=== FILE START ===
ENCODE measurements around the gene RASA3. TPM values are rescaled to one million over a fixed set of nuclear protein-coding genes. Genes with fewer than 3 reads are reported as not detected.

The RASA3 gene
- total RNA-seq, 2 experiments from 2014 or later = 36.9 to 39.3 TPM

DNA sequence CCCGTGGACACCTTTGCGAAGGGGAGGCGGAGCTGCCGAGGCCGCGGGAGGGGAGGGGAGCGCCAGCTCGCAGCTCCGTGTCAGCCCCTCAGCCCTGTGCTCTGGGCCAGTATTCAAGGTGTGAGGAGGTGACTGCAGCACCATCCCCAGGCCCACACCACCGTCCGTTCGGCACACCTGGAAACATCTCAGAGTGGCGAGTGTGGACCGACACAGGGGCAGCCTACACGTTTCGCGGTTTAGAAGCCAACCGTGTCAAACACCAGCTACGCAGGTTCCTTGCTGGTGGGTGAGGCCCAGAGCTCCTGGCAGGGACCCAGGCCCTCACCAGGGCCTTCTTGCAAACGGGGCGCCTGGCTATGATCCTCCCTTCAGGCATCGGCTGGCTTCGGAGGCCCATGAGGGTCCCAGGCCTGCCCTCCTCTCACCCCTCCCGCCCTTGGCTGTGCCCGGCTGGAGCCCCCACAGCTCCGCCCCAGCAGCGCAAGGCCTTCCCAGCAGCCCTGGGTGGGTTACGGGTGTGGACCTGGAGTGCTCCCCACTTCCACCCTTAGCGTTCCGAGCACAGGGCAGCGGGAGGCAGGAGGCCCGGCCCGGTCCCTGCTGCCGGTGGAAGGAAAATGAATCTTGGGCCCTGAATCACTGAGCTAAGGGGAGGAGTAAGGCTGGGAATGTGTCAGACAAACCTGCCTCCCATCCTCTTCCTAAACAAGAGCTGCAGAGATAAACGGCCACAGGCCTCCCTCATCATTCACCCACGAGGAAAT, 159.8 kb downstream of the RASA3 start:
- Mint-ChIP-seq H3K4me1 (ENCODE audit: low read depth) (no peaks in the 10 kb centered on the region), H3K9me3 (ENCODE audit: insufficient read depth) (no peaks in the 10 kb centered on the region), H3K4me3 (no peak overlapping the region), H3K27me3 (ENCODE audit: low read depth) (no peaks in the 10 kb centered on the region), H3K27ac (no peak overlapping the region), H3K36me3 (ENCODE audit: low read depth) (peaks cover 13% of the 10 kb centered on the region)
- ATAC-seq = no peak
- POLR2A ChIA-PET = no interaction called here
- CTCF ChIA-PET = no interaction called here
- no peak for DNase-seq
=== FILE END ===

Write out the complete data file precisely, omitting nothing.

ENCODE measurements around the gene RASA3. TPM values are rescaled to one million over a fixed set of nuclear protein-coding genes. Genes with fewer than 3 reads are reported as not detected.

The RASA3 gene
- total RNA-seq, 2 experiments from 2014 or later = 36.9 to 39.3 TPM

DNA sequence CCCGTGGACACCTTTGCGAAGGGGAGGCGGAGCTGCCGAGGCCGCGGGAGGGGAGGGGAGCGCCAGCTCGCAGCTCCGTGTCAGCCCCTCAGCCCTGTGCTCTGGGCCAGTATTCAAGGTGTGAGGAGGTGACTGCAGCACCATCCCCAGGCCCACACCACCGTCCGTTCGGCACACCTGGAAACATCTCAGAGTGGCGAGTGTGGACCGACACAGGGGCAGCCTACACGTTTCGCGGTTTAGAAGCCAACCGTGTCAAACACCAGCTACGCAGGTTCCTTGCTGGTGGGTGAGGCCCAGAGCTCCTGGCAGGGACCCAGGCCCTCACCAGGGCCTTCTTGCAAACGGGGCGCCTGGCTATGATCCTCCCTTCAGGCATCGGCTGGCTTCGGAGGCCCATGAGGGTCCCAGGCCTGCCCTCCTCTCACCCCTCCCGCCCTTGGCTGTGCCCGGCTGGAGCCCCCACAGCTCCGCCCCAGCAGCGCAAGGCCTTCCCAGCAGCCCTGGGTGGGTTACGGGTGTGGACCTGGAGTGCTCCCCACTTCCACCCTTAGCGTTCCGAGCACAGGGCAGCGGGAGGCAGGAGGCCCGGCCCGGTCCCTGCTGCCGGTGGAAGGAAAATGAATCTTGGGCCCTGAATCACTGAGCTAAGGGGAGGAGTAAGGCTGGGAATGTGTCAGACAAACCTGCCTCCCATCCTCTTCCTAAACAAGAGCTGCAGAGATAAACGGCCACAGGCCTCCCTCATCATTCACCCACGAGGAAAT, 159.8 kb downstream of the RASA3 start:
- Mint-ChIP-seq H3K4me1 (ENCODE audit: low read depth) (no peaks in the 10 kb centered on the region), H3K9me3 (ENCODE audit: insufficient read depth) (no peaks in the 10 kb centered on the region), H3K4me3 (no peak overlapping the region), H3K27me3 (ENCODE audit: low read depth) (no peaks in the 10 kb centered on the region), H3K27ac (no peak overlapping the region), H3K36me3 (ENCODE audit: low read depth) (peaks cover 13% of the 10 kb centered on the region)
- ATAC-seq = no peak
- POLR2A ChIA-PET = no interaction called here
- CTCF ChIA-PET = no interaction called here
- no peak for DNase-seq